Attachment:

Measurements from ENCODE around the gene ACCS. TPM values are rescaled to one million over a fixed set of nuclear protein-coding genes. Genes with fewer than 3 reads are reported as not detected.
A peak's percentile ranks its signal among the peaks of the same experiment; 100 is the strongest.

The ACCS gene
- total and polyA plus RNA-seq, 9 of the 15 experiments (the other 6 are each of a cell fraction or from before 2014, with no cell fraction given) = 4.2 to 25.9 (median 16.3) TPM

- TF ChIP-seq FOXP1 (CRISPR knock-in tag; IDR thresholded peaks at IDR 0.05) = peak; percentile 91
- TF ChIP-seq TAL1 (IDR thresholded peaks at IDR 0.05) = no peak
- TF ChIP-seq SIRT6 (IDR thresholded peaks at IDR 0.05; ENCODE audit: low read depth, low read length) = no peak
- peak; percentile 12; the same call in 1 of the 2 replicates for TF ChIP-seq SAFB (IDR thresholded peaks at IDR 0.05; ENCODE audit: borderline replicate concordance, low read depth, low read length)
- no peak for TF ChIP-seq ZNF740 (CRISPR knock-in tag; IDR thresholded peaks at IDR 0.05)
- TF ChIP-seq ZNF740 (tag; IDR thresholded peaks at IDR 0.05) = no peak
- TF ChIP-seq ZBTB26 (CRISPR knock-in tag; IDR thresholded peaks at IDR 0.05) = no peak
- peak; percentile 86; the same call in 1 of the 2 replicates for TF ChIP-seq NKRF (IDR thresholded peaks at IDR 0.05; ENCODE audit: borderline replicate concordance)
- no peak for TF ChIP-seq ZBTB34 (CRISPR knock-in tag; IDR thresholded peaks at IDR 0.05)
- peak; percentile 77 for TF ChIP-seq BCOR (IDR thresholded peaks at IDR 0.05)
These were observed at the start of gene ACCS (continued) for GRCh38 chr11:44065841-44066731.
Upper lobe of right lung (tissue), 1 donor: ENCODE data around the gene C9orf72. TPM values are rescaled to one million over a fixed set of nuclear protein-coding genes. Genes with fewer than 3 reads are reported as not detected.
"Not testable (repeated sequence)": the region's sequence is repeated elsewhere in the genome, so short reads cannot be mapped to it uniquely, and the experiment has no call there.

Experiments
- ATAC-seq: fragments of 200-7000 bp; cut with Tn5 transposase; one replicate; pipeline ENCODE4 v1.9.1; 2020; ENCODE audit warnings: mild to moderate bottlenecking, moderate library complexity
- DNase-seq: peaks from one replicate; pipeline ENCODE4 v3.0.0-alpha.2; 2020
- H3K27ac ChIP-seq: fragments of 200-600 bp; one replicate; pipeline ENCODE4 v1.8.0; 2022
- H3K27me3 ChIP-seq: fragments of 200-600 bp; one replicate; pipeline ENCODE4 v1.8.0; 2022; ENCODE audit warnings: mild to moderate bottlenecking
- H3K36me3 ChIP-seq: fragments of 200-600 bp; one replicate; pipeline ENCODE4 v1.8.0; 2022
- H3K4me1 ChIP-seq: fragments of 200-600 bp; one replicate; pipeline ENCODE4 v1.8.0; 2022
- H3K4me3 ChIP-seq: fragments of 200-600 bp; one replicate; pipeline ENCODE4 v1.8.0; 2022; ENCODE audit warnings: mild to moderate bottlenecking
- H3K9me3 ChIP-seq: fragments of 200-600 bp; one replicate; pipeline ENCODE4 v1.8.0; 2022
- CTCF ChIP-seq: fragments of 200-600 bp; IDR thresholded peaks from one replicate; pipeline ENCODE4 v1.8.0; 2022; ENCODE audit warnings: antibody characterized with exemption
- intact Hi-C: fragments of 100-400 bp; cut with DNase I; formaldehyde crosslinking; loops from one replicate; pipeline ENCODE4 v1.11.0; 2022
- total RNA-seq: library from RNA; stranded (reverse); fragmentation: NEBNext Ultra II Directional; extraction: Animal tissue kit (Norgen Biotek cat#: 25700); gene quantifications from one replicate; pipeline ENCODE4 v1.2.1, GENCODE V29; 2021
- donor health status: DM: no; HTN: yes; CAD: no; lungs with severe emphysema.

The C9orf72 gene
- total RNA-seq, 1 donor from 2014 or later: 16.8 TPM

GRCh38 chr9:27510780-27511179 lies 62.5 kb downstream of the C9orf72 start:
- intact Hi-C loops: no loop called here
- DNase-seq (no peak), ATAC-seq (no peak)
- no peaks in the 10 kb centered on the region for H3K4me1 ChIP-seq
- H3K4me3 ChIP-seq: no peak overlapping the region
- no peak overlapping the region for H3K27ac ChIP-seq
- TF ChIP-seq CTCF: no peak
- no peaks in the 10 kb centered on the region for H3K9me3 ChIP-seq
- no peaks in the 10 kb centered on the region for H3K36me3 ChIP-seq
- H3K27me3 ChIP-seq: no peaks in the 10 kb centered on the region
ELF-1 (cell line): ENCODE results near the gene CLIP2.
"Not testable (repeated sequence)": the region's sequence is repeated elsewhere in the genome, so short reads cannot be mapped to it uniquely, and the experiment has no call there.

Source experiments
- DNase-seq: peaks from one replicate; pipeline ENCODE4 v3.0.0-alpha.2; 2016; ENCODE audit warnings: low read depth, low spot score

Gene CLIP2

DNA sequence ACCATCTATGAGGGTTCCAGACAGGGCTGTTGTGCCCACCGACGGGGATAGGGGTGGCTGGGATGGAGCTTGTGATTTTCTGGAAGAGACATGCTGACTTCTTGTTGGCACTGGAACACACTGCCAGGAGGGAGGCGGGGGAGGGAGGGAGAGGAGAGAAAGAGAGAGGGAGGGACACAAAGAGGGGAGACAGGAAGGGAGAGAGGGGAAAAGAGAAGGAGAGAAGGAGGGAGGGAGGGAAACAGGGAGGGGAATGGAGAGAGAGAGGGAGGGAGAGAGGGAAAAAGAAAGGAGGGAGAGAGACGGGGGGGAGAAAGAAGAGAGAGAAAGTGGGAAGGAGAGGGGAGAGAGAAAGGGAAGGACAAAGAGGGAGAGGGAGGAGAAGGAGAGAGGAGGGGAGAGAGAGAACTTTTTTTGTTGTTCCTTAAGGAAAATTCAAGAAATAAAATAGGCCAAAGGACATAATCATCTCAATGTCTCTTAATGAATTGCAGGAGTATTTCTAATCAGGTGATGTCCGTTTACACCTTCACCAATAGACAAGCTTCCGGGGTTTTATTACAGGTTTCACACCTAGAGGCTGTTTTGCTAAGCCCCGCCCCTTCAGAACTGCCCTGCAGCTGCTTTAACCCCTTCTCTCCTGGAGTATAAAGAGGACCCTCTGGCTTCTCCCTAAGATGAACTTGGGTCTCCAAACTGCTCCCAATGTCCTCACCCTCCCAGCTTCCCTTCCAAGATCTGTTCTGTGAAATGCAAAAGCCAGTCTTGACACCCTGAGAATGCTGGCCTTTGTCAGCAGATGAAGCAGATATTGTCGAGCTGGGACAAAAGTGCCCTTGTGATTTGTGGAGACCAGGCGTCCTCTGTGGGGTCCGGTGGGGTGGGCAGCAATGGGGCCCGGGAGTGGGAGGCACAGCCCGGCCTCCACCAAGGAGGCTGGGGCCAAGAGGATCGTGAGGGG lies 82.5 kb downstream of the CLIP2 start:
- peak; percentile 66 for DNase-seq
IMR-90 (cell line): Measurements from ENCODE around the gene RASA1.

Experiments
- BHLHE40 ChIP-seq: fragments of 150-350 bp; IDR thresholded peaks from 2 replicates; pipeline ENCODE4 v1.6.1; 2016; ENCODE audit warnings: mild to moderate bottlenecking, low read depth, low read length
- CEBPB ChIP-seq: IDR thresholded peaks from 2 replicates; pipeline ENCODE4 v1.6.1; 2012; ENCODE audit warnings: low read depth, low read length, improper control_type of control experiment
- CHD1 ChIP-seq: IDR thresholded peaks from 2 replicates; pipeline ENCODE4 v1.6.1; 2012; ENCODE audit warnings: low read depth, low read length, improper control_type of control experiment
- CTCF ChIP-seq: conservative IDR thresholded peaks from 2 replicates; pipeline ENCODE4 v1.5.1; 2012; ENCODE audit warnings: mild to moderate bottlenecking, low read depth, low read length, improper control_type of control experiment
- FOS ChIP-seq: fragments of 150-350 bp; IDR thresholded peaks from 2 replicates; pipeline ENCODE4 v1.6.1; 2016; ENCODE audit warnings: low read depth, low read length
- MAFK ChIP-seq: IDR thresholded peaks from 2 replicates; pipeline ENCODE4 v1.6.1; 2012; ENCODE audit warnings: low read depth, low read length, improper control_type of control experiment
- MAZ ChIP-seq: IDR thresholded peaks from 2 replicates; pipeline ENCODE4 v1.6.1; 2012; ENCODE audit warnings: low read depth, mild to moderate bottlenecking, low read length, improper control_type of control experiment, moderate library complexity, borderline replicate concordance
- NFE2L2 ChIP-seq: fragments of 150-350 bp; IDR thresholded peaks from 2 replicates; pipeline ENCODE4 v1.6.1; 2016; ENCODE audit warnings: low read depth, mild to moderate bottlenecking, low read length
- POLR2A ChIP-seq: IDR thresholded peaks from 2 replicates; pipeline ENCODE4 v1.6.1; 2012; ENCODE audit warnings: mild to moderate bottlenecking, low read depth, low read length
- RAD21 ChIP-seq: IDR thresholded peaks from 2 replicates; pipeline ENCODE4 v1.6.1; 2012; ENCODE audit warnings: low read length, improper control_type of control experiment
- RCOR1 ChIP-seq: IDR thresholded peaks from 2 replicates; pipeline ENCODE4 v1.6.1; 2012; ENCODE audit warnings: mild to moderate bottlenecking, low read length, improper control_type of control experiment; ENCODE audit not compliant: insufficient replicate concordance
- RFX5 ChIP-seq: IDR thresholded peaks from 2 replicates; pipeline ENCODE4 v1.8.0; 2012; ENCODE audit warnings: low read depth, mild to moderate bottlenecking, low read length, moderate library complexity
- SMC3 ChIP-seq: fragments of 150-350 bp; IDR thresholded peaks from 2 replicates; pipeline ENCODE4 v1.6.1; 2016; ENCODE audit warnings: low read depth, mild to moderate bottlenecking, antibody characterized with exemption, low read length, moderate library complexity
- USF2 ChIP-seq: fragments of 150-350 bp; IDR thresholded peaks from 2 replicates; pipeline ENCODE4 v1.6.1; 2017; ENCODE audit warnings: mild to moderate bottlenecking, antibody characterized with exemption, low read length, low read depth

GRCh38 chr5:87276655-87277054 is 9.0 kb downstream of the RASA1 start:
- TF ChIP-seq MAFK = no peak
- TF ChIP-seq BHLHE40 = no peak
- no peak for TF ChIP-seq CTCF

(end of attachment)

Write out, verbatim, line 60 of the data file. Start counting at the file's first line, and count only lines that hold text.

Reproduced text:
- POLR2A ChIP-seq: IDR thresholded peaks from 2 replicates; pipeline ENCODE4 v1.6.1; 2012; ENCODE audit warnings: mild to moderate bottlenecking, low read depth, low read length